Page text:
Your choice of skis is a personal thing. Skis are also a big investment. Your slope time will be limited, so you want to get it right from the start.

The first question to ask yourself is where will you be skiing. This makes all the difference. Wherever you go, that resort will probably have a predominant type of skiing. Let's look at your skill level, where you might choose to ski, and what type of ski will work best there.




Anyone who has never been skiing before will want user-friendly skis. It’s a good idea to use equipment that will be forgiving, meaning a ski that is flexible and not too long. Typically a good all arounf ski length for beginneres would be a ski that ends in between the nose and the eyebrows.


Intermediate skiers are those who ski once or twice a season and like the runs at their favorite resort. If you are an intermediate skier, your skis should be comfortable but also something progressive. Experienced skiers ski all the time and know their runs and snow. High-performance skis are for you.


If you love skiing in powder or sking switch, you're an expert skier, and you will need more than one pair of skis to maximize your activity in different conditions and on different terrains.



Alpine Touring Skis / Backcountry

Alpine touring skis are also known as backcountry skis, and they are designed for going uphill as well as down. Most alpine touring skis are of lightweight construction and give you features like notches in the tip and tail for adding climbing skins.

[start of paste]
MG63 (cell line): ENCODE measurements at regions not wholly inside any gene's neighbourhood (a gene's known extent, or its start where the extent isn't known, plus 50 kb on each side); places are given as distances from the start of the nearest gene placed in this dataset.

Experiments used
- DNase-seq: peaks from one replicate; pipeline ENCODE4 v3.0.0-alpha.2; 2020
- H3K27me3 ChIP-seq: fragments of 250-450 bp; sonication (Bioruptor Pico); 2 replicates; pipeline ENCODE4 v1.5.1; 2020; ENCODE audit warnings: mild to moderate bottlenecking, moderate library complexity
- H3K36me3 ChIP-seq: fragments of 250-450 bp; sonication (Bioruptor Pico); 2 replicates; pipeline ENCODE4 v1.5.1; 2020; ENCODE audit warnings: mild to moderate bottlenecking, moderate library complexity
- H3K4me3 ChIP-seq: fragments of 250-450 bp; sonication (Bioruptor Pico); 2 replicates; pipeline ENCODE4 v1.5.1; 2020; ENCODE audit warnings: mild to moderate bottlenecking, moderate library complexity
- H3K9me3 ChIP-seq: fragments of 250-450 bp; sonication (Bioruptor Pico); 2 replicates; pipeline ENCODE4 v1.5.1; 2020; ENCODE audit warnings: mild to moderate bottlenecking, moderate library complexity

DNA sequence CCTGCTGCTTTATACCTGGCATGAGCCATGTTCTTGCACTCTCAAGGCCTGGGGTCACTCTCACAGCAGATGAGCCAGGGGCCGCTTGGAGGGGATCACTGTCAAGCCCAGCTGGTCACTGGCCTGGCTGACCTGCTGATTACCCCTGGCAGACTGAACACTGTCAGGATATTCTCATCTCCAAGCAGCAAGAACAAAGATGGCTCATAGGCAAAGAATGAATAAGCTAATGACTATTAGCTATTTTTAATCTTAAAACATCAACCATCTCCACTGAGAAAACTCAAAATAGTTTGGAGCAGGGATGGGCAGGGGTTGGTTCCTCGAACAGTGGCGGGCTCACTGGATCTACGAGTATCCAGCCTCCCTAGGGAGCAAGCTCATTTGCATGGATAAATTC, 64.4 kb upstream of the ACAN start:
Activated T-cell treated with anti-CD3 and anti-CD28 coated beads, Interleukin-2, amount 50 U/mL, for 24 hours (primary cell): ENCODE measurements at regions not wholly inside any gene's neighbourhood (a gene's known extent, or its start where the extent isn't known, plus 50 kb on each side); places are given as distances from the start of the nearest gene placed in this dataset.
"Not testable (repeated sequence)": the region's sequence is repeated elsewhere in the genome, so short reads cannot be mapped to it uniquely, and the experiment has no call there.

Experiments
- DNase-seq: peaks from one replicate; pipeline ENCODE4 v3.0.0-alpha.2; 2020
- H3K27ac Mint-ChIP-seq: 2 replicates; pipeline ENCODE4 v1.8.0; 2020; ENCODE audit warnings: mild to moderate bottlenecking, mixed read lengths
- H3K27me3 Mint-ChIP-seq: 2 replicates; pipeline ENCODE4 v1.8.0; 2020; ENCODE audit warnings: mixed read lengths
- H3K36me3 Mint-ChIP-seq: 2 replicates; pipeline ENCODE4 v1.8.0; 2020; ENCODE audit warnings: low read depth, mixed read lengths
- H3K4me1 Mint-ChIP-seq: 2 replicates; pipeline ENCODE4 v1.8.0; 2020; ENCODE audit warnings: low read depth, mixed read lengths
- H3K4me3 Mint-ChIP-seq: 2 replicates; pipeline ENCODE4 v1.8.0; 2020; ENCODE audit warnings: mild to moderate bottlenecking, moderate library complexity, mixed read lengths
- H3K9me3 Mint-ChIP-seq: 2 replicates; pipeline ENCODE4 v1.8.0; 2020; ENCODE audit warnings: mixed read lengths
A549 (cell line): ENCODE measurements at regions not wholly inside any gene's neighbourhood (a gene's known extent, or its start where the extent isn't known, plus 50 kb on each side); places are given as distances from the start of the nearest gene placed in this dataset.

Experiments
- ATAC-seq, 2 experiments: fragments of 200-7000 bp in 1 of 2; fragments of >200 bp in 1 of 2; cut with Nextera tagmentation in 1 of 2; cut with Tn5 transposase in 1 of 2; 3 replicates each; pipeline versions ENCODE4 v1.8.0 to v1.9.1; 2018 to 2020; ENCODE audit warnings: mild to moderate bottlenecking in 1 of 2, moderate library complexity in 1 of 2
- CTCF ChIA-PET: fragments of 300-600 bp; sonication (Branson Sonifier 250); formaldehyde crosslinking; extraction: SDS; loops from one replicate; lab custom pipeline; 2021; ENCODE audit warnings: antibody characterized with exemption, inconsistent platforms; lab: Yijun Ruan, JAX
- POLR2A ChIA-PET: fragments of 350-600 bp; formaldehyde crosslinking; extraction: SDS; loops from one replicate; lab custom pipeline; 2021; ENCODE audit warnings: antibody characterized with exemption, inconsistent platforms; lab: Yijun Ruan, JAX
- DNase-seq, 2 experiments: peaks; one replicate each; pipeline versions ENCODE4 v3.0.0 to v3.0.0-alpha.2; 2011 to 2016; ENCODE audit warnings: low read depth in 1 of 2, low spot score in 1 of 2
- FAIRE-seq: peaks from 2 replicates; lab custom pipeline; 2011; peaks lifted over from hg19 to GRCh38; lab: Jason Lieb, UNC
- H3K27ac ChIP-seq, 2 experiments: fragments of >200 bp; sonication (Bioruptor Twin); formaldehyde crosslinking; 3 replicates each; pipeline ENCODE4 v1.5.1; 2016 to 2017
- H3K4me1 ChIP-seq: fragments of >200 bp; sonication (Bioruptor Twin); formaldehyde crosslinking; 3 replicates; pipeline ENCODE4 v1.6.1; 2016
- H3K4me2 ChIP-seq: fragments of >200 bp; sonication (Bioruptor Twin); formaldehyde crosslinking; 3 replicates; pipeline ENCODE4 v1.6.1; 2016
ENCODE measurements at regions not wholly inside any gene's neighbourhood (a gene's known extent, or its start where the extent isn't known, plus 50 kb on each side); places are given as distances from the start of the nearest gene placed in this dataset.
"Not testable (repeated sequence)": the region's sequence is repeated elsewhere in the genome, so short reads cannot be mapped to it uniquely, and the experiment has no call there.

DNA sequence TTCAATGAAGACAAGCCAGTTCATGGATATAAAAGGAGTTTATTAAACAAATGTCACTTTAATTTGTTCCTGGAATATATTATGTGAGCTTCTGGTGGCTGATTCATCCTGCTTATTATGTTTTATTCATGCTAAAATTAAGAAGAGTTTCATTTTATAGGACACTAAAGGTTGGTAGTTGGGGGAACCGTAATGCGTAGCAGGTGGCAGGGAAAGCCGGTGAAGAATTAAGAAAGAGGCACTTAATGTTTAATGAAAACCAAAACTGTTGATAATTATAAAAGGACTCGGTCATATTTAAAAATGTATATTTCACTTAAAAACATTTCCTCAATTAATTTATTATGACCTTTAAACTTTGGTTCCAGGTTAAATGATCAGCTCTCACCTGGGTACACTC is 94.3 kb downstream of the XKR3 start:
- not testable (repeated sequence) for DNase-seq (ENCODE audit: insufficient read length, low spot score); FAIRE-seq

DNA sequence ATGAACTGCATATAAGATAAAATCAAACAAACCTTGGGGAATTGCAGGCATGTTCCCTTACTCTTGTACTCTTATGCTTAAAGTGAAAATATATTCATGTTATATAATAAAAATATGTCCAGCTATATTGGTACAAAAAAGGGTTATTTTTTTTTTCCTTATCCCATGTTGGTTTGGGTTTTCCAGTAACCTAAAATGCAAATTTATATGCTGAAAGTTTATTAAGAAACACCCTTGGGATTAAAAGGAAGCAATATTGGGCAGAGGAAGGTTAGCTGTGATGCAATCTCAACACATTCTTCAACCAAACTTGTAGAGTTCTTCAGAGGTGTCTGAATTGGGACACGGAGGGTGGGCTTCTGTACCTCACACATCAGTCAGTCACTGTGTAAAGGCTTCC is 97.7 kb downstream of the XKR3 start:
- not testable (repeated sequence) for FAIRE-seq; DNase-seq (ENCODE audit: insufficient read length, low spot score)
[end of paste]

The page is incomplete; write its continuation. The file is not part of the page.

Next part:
Your priorities will determine your preferences. If you're looking for long tours and fast descents, then 70-90mm is best. For slower ascents and staying nicely on top of the snow, use 90-115mm. The wider, heavier versions of alpine touring skis are best for winter skiing, while the lighter skis are best for spring, summer, or long distance skiing.

Park Skis

Freestyle skis, are for skiers who spend most of their time in the terrain park. If jumping and jibbing are your kind of thing, then these skis are waiting for you.

These skis have twin tips in addition to other features, such as thicker, more durable edges and butter zones. Park and pipe skis are more symmetrical, meaning they are great for backward skiing. Waist width for these is usually around 90mm.

Powder Skis

This is what winter is all about, those deep-snow days. Powder skis range in character, size and shape, including wide, extremely wide, soft, stiff, and straight. Most waist widths vary from 98mm to 125mm. This is the place for your rocker skis, and the occasional camber.

All-Mountain Skis

If you love skiing the entire mountain, these are the skis for you. They can take on everything you encounter, including deep snow, powder, and ice. All-mountain skis come in a wide range of shapes and widths, depending on your needs.

For best results, look for a medium-width waist for balance between hard and soft snow. For harder snow, 85mm-95mm is best, while 95mm-105mm is better for variable or soft conditions.

All-mountain skis are mostly traditional camber skis with a form of rocker for easier handling and variable conditions.


Skiing is a very personal thing. What is right for someone else may not be right for you. You can do research online or send us all the questions you want answered, but only time spent on the slopes will be the best indicator of which ski is right for your brand of skiing.

Rent or use those demo skis until you know exactly what feels right. Then you'll be on your way to some great experiences with skis that suit your needs and your style.


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